“It Ain't Over 'Til It's Over” by Lenny Kravitz
“I Can Dream About You” by Dan Hartman
“Never Tear Us Apart” by INXS
“Call Me Irresponsible” by Bobby Darin
“Effigy (I Am Not An)” by Ministry
Malone took particular pleasure in sourcing unexpected tracks from Roxette, Dan Hartman, and even early-era Ministry. “It's such a short spot, but it was like, I've always wanted to put in one of Ministry's earliest songs that now sounds nothing like it,” she says. She adds, “As a music supervisor, when the genre that the director wants to go in, or that the showrunner wants to go in, happens to be like your favorite music? It's a gift.”
“Como La Flor” by Selena
“Emotions” by Brenda Lee
“Gangsta Nation” by Westside Connection feat. Nate Dogg
“If” by Jo Stafford
“Watercolor Eyes” by Lana Del Rey
A brand new song from Lana Del Rey debuts in the episode 3 credits. “That happened through our label partner, Interscope Records, and them having songs that are unreleased that are potential soundtrack,” Malone explains. “We work very closely with them. So they brought this to us.”
“Live or Die” by Noah Cyrus & Lil Xan
“Come Rain or Come Shine” by Judy Garland
This song by Judy Garland plays in a fun montage where Maddy is trying on her babysitting client’s clothes. There were a number of musical options tossed around for that scene, Malone says, but the team ultimately went with a track chosen by Euphoria editor Aaron Butler. “Maddy can sometimes be a hard character to pin down [musically], because we don't want it to be just all aggressive and, like, anger-fueled,” she says. In this instance, the crew went with a tribute to Old Hollywood glamour instead.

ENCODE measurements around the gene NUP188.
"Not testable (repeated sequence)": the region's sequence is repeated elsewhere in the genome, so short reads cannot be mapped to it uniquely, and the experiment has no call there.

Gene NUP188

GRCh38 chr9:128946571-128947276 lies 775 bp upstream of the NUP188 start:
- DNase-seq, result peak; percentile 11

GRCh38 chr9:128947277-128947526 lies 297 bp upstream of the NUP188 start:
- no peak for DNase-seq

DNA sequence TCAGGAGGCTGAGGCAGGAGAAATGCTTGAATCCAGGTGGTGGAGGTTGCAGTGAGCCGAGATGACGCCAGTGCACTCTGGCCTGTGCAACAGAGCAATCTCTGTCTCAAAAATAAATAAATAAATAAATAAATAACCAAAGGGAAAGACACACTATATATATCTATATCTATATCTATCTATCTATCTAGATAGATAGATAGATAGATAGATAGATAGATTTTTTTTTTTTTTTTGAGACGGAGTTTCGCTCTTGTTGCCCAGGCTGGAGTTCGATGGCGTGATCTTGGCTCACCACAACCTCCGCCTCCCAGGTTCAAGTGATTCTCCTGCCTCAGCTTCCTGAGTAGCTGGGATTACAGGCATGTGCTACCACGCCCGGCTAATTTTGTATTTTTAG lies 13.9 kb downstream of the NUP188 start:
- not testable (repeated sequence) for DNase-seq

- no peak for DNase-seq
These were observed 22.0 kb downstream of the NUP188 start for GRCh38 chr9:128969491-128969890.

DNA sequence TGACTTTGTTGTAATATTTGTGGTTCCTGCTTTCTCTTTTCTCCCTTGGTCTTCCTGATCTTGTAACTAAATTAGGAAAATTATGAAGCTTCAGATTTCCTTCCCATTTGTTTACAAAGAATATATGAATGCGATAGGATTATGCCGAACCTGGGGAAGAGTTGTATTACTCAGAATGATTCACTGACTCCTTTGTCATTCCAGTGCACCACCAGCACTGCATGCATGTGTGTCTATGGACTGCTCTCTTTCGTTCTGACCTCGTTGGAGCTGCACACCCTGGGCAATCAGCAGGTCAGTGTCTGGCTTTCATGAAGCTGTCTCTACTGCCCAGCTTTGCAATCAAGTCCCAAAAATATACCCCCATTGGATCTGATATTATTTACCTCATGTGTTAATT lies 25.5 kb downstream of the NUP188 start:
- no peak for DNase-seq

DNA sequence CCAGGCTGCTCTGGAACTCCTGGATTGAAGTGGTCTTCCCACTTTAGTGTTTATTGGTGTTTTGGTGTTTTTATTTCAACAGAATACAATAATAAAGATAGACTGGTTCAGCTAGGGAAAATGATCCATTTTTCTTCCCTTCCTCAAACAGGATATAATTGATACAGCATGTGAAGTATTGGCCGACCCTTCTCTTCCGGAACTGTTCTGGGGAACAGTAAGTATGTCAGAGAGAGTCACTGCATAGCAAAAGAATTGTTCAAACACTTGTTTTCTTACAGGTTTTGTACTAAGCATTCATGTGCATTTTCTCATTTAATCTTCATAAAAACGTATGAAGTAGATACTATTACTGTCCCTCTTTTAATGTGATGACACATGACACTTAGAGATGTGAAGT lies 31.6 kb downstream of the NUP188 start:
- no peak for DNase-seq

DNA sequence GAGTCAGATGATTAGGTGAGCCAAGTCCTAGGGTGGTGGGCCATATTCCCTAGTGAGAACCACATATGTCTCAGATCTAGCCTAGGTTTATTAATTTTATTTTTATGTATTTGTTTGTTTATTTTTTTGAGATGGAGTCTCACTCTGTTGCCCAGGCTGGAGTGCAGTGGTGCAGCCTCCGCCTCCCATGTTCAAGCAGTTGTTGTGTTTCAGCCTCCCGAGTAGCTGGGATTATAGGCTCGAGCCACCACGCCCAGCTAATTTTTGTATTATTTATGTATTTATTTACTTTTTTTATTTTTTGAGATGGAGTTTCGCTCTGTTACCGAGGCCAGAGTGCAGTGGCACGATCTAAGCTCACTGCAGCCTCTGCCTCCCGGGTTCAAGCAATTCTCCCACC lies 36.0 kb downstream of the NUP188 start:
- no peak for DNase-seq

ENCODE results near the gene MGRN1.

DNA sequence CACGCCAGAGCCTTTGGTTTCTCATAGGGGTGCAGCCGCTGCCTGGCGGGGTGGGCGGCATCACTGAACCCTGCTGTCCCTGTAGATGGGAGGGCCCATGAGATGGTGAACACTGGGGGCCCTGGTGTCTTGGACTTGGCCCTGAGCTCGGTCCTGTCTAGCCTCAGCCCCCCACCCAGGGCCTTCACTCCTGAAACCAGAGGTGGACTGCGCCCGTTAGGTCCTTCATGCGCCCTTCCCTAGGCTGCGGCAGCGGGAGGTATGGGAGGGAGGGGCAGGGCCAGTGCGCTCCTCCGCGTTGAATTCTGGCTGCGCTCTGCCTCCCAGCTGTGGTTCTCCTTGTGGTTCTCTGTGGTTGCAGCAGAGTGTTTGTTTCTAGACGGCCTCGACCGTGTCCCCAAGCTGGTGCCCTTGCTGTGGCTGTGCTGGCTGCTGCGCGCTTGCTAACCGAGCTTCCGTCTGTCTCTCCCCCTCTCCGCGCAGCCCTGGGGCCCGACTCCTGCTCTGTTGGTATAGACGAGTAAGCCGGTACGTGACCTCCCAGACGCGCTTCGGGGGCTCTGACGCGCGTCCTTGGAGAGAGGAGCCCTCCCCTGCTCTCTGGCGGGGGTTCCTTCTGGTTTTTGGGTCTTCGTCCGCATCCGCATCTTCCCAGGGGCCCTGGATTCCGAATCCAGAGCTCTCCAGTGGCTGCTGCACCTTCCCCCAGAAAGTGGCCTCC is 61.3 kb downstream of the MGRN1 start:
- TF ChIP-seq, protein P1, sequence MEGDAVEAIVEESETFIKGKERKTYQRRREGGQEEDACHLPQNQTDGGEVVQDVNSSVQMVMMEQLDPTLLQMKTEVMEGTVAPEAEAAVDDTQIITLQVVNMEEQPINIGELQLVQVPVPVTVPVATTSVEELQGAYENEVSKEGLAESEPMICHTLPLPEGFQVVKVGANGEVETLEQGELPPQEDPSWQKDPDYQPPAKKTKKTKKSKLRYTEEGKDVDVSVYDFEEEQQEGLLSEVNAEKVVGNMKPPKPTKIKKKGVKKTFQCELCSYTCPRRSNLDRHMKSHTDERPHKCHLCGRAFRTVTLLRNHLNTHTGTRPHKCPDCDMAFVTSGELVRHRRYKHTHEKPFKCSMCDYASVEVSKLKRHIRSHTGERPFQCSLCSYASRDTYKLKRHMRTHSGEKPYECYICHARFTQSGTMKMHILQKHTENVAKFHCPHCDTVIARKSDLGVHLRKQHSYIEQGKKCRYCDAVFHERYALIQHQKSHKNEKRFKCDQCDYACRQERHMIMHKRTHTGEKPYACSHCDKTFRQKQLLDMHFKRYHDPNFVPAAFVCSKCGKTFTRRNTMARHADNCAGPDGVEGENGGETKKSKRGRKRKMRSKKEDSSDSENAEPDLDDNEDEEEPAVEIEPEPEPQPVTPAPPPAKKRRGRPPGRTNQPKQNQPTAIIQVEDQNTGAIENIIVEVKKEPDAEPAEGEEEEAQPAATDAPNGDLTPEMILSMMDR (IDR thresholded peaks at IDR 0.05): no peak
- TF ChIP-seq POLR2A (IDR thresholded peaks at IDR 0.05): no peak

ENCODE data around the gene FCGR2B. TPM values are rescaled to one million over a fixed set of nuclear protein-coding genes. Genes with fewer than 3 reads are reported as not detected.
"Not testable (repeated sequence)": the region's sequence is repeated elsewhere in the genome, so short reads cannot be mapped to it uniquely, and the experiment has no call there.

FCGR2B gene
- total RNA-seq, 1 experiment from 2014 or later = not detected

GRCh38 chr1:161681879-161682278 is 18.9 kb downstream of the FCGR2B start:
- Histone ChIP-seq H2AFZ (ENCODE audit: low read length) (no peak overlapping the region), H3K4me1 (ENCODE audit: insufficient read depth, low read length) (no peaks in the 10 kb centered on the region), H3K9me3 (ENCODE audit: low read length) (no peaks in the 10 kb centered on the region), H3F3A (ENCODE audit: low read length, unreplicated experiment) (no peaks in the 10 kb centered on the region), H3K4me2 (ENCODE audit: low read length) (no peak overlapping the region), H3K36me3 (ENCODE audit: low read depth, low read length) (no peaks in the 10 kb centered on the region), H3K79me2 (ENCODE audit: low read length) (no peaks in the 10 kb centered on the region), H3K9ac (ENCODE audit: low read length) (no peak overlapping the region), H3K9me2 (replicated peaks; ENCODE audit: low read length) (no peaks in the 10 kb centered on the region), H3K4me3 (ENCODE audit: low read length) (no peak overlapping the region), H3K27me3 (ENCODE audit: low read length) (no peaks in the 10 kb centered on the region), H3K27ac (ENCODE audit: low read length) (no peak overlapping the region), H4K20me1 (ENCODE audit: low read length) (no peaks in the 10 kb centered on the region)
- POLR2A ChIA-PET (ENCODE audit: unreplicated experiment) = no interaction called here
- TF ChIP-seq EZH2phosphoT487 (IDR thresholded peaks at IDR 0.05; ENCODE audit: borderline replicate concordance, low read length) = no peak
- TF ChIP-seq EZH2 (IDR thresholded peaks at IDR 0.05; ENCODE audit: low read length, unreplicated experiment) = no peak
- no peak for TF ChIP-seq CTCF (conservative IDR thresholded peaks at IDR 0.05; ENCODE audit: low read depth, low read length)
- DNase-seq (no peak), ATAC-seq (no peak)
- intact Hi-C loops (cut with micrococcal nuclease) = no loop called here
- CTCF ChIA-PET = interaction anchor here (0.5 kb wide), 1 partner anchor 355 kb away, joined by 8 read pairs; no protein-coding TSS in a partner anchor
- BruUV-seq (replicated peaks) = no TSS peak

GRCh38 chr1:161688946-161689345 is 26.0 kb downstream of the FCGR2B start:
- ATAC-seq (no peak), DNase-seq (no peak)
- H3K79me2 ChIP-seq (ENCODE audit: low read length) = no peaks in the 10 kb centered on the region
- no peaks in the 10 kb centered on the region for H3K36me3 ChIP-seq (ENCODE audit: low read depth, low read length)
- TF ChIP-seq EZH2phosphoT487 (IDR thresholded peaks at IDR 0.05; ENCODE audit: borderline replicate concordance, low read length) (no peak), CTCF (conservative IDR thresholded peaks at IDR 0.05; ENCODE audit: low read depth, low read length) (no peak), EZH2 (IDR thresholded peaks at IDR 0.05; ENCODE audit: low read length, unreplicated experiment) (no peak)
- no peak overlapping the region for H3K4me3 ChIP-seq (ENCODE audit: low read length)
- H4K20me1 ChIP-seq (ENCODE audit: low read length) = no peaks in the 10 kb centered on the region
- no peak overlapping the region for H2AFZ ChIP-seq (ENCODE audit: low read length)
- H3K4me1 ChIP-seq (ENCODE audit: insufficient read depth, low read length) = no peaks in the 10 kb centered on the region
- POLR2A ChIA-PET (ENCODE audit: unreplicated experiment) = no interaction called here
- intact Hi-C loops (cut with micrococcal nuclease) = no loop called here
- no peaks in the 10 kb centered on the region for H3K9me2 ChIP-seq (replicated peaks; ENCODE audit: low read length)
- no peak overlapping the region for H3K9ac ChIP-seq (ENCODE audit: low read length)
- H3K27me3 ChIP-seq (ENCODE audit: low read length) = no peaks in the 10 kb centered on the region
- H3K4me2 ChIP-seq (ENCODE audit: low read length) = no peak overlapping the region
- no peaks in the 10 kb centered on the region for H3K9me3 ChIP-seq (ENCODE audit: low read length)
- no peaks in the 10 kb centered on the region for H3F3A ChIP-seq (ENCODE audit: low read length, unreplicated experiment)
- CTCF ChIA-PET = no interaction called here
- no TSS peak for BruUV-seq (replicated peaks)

“Do What You Want, Be What You Are” by Hall & Oates
“Outlast” by Mello Music Group, Dueling Experts, Joell Ortiz, Apollo Brown
“Haunted” by Laura Les
“Right Down the Line” by Gerry Rafferty
“She Brings the Rain” by Can
“Return of the Mack” by Mark Morrison
“Blue Monk” by Thelonious Monk & Percy Heat & Art Blakey
The song Ali plays for Rue in the car when he drives her home was chosen by Levinson and written into the script. The jazz influence of Malcolm & Marie, which he directed and Malone also worked on, was evident here. “We did use a lot of that jazz in Malcolm & Marie, which I think was kind of cool,” Malone says. “But that was something that was scripted in from day one. That's Sam. And obviously...having that music is just so perfect for Ali and to have him kind of be introducing it to Rue.”
“Understand Me” by Labrinth
“Don't Be Cruel” by Billy Swan